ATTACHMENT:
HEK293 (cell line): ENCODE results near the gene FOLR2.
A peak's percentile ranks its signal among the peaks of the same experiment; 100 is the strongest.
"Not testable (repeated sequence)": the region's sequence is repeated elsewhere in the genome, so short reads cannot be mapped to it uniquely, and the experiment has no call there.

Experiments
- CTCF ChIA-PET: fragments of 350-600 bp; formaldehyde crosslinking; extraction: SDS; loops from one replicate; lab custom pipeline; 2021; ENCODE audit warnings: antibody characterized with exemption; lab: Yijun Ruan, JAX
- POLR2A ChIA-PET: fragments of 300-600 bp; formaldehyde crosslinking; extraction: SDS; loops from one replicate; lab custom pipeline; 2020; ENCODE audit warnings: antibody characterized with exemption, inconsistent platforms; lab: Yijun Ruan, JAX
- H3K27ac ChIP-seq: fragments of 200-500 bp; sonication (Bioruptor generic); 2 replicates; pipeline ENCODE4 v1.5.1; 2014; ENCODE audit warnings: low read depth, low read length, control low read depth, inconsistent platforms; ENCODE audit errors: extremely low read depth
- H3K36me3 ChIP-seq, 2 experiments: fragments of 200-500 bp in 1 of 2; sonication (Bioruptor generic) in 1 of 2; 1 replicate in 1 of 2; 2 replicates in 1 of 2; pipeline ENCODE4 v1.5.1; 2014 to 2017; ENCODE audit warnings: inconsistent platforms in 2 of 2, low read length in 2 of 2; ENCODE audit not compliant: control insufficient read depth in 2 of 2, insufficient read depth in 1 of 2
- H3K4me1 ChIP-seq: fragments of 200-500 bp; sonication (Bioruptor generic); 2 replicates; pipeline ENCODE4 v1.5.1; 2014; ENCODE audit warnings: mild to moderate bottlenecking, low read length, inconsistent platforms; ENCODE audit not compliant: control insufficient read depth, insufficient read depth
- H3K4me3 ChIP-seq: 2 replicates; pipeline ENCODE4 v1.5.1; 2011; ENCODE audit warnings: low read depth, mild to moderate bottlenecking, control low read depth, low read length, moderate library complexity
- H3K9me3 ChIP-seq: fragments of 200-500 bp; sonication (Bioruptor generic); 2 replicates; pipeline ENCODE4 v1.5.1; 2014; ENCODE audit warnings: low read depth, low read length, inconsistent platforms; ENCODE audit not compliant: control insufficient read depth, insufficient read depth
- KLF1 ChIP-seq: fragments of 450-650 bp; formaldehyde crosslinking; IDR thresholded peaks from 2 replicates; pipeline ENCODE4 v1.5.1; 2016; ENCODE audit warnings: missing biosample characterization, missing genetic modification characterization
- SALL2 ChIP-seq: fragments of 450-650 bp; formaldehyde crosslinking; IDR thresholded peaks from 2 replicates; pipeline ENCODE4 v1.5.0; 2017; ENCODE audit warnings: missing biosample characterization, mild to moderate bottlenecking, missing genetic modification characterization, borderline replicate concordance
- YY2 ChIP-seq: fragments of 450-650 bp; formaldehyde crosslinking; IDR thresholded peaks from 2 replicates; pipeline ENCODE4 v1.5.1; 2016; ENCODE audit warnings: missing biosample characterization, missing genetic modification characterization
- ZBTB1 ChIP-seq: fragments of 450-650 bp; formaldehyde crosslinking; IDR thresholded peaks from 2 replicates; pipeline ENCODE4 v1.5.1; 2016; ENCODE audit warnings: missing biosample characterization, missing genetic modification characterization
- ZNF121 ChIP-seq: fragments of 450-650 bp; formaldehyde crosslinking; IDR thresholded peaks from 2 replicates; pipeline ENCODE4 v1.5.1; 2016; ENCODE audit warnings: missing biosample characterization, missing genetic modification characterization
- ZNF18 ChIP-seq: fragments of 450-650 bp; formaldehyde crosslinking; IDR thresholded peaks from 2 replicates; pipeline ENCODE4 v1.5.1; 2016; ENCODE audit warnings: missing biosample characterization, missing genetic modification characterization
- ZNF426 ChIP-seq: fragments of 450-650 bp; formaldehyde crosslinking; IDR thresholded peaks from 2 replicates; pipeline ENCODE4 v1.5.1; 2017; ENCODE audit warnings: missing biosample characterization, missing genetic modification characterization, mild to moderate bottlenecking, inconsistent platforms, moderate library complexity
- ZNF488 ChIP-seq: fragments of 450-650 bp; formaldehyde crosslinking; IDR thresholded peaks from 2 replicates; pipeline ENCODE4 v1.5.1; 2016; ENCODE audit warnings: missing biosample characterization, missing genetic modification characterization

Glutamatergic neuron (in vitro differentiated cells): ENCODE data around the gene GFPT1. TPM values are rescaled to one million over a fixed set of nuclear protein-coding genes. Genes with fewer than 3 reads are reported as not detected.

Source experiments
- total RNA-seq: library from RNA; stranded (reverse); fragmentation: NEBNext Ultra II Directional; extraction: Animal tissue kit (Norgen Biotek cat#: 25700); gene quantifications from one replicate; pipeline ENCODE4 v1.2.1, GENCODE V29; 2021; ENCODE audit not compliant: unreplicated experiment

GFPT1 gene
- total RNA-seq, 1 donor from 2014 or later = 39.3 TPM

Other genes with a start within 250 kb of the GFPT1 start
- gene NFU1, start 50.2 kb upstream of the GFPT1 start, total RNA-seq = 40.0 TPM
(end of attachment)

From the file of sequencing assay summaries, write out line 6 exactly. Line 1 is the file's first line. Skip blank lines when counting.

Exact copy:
- POLR2A ChIA-PET: fragments of 300-600 bp; formaldehyde crosslinking; extraction: SDS; loops from one replicate; lab custom pipeline; 2020; ENCODE audit warnings: antibody characterized with exemption, inconsistent platforms; lab: Yijun Ruan, JAX